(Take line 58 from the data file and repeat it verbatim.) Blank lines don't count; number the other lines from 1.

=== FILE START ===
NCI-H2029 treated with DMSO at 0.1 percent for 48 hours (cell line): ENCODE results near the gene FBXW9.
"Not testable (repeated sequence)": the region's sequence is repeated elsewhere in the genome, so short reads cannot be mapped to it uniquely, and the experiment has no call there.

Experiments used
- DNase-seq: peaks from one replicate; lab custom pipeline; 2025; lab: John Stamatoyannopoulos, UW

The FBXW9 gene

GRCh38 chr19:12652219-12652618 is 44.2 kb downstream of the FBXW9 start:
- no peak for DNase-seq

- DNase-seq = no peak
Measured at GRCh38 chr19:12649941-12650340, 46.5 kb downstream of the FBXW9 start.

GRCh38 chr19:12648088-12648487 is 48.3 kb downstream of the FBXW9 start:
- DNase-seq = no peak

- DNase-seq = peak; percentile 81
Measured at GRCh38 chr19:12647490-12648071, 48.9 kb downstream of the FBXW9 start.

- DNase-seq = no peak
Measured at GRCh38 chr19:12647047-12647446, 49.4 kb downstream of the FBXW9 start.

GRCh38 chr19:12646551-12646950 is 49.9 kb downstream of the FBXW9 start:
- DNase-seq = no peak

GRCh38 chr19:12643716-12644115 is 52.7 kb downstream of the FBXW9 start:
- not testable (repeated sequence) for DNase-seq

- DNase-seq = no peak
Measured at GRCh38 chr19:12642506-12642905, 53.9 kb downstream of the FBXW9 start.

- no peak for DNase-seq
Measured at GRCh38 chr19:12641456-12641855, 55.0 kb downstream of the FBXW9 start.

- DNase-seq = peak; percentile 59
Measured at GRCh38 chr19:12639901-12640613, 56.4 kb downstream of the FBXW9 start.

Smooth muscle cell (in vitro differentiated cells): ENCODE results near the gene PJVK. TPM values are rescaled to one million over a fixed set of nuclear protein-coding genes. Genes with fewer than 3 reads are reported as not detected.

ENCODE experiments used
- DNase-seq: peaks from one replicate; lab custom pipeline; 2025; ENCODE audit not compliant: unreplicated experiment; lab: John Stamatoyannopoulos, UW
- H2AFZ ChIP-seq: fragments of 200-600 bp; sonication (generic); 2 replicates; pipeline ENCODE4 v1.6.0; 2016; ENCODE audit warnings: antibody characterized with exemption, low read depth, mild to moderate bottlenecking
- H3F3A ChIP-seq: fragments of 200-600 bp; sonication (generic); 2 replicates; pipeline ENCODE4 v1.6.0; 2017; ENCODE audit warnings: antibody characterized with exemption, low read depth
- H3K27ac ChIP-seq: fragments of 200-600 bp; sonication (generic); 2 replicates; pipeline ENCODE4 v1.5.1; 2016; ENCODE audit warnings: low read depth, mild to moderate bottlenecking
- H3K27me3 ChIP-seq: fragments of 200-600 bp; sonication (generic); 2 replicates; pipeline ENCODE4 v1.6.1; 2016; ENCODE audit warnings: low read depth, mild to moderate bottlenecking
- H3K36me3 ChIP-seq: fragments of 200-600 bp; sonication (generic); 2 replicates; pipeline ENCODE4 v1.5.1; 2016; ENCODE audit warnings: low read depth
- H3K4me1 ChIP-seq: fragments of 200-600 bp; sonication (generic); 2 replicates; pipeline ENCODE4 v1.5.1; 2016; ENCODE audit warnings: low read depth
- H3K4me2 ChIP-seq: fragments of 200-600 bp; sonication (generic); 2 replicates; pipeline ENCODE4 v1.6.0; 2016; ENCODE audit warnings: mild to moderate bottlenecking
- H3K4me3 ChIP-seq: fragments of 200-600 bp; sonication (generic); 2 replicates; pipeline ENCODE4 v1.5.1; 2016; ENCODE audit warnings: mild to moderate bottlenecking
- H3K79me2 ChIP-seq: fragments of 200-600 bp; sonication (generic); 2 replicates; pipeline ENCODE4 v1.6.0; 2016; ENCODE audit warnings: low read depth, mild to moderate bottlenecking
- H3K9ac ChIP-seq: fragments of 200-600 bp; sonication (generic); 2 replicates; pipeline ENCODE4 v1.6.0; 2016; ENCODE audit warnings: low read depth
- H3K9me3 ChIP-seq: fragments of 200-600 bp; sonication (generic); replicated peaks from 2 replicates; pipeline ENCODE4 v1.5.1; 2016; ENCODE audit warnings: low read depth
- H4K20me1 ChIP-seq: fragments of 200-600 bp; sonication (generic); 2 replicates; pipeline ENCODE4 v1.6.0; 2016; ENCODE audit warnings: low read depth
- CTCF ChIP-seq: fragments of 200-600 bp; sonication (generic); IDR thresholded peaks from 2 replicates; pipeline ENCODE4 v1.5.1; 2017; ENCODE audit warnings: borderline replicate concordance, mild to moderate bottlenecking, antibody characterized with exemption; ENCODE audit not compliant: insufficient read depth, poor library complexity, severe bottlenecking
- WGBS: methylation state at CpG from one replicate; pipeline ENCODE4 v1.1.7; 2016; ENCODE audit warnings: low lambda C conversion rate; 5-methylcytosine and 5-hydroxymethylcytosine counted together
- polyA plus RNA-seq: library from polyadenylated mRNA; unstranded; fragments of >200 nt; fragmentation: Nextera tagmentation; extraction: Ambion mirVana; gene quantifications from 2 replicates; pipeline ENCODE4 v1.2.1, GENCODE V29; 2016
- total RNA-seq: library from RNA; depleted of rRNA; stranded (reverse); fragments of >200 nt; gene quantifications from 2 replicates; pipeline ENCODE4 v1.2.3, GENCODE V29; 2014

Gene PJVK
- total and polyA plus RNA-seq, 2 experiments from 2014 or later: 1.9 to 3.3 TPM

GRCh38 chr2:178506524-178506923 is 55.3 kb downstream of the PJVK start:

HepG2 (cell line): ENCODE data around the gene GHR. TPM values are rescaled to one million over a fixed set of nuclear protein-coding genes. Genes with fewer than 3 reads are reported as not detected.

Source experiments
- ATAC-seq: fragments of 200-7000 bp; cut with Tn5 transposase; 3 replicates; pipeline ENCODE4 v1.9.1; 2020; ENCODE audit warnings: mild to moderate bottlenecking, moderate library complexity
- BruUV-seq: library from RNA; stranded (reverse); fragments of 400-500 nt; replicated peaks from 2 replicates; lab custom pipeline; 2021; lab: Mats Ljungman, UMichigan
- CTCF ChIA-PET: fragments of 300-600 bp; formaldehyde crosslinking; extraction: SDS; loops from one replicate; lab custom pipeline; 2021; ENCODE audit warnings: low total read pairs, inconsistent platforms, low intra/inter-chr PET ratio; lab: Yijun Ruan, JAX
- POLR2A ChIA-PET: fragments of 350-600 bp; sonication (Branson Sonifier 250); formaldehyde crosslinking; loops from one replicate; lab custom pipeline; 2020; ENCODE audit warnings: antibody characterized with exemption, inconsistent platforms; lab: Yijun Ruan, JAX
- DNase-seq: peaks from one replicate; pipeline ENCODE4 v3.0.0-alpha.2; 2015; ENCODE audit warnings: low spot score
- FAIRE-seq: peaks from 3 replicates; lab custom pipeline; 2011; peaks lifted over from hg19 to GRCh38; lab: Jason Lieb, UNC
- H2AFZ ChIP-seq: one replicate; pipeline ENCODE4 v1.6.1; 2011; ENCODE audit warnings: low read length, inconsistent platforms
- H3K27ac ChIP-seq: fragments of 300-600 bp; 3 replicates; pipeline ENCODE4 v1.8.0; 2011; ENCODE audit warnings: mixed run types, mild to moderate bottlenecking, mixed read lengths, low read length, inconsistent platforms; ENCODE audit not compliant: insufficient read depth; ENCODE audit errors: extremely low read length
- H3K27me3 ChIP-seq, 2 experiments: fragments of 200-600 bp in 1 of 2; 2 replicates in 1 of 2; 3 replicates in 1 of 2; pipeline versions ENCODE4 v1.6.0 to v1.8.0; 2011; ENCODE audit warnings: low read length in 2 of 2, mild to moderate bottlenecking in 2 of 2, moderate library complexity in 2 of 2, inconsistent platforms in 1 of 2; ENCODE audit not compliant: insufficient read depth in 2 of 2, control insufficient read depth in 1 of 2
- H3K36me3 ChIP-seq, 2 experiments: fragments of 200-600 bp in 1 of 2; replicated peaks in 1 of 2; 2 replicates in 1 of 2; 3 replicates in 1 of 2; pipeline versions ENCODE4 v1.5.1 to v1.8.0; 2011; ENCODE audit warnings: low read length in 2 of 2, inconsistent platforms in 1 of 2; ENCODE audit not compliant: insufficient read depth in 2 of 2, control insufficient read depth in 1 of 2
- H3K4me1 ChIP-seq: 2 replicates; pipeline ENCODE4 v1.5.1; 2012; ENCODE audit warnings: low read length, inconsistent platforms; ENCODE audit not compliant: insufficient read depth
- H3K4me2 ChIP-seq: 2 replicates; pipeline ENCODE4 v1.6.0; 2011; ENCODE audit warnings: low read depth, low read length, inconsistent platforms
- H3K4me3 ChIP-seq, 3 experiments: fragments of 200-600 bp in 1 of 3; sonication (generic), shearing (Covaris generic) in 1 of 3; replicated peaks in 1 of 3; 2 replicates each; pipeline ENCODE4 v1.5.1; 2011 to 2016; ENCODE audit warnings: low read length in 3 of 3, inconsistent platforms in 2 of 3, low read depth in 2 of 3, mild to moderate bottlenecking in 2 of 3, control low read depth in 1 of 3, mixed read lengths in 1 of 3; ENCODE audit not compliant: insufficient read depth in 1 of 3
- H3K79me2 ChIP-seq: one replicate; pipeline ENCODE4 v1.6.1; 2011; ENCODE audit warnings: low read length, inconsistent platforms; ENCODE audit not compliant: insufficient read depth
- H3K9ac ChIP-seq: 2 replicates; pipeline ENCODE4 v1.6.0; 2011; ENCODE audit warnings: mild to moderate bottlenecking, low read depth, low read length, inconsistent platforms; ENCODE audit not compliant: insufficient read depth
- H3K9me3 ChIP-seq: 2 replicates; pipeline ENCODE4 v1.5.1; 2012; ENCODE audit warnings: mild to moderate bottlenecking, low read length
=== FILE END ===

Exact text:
- H3K27me3 ChIP-seq, 2 experiments: fragments of 200-600 bp in 1 of 2; 2 replicates in 1 of 2; 3 replicates in 1 of 2; pipeline versions ENCODE4 v1.6.0 to v1.8.0; 2011; ENCODE audit warnings: low read length in 2 of 2, mild to moderate bottlenecking in 2 of 2, moderate library complexity in 2 of 2, inconsistent platforms in 1 of 2; ENCODE audit not compliant: insufficient read depth in 2 of 2, control insufficient read depth in 1 of 2